16 June, 2014
Rod Wade has gone on many adventures in his life.
He climbed Kilimanjaro, he set a new world record for driving from New York to California in just over 50 hours, and last year he took part in a classic car trip from Beijing to Paris.
Now the 71-year-old has completed another epic challenge.
Along with co-driver Austen Ritchie, 38, the motor junkie drove a total of 9,000 kilometres across Australia in a 1930 Ford Model A.
The pair travelled from Surfers Paradise on the Gold Coast through Queensland, New South Wales, Southern Australia and the Nullarbor Plains before arriving at Bathers Beach in Fremantle.
From there, they got straight back onto the road and arrived back at Surfers Paradise 101 hours, 52 minutes and 32 seconds after setting off - a new world record for driving across the continent in a pre-war car!
The trip was not without its difficulties however.
Rod and Austen suffered two breakdowns in the Nullarbor Plains in the middle of the night and had to carry out emergency repairs by the roadside.
Classic car insurance might have also come in handy on the way back, when both the Ford Model A and a support vehicle were involved in a collision with a kangaroo.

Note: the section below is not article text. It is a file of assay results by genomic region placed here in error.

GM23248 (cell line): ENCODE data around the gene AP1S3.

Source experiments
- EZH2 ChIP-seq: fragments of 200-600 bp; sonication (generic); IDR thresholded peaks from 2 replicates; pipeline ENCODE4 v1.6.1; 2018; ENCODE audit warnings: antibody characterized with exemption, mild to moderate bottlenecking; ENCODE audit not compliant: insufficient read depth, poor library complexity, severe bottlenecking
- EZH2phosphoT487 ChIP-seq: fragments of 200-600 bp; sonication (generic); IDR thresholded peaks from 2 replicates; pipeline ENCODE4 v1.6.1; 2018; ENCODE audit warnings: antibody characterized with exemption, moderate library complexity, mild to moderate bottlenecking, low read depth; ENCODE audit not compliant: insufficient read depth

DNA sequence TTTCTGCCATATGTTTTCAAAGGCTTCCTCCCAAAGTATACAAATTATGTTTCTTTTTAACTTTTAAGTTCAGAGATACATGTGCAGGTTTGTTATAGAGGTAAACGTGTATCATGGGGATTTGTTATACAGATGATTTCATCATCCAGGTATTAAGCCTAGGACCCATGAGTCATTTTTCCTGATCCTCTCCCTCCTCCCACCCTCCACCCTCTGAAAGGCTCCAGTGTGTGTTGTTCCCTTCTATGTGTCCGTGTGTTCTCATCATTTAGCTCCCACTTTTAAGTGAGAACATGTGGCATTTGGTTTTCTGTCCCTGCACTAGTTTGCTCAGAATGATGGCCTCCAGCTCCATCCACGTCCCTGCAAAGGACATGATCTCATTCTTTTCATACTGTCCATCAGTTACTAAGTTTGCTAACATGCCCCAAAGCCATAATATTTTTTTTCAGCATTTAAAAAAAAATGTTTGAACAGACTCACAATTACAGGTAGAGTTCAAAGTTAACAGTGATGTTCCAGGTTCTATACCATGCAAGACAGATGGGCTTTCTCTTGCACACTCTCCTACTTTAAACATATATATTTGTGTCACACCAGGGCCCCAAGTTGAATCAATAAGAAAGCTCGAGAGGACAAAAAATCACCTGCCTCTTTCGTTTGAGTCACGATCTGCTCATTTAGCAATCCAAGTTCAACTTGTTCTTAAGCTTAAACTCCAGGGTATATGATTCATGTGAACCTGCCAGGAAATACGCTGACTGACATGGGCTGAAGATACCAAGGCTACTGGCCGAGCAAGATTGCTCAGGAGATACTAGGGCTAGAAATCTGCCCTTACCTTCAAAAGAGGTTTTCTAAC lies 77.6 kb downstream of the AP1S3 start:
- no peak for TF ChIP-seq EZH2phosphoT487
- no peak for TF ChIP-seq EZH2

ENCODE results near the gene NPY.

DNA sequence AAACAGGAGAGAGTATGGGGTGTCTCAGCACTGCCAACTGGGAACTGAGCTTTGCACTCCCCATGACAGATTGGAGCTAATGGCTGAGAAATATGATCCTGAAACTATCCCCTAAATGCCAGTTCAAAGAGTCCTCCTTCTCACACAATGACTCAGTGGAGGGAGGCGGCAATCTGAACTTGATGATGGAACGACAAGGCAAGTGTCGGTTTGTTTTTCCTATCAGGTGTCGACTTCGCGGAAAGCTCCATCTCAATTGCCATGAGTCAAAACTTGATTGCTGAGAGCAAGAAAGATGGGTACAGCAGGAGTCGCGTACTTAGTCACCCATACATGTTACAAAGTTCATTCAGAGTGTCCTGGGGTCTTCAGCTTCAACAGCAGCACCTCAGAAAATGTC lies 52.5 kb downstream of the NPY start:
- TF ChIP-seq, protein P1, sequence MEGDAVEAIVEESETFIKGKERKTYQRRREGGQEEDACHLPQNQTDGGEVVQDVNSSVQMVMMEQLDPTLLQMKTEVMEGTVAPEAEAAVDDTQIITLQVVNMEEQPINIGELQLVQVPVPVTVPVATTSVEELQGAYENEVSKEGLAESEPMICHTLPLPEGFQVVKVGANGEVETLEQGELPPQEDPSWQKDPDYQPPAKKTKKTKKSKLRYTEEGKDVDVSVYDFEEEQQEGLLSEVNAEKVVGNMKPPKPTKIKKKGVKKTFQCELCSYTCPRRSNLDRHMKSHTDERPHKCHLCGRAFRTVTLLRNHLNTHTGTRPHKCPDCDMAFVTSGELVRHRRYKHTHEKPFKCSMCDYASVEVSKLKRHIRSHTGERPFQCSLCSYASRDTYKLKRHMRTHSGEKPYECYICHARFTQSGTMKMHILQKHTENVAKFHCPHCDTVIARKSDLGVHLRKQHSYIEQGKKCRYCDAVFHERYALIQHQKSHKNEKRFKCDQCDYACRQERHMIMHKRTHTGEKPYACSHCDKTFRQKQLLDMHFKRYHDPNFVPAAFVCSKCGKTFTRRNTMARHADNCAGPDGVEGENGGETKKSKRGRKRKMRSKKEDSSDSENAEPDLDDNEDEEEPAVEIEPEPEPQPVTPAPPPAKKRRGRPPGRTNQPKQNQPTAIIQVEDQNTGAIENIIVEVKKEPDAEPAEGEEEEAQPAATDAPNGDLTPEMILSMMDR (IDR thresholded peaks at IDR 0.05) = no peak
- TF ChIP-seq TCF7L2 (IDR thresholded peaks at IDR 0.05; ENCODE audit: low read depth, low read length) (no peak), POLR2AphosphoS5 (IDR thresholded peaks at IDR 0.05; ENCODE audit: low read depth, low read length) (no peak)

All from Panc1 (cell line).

Rod said: "This has been the most amazing challenge with the best crew pulling together to get us across the finish line.
"The support out on the road from service station staff, border patrols, local police and motorists has been fantastic. It may be too early to say 'next time' but plans are already afoot."
But making it into the record books was not the only motivation behind the Ocean to Ocean challenge.
It also helped to raise money for an Australian kidney charity which plans to fit a fleet of campervans with dialysis machines.
Kidney Health Australia hopes that the 'Kidney Kampers' will allow people suffering from kidney disease to take trips away from the hospital for revitalising mini-breaks or weekends.
Both Rod's wife and daughter suffer from kidney disease, and the Wade family have already raised thousands of dollars for the charity. They have also provided the money to help build the very first 'Kidney Kamper'.
It's thought that around 1.7 million Australians - more than 7% of the population - have indicators of kidney disease, and 56 people die from it every day.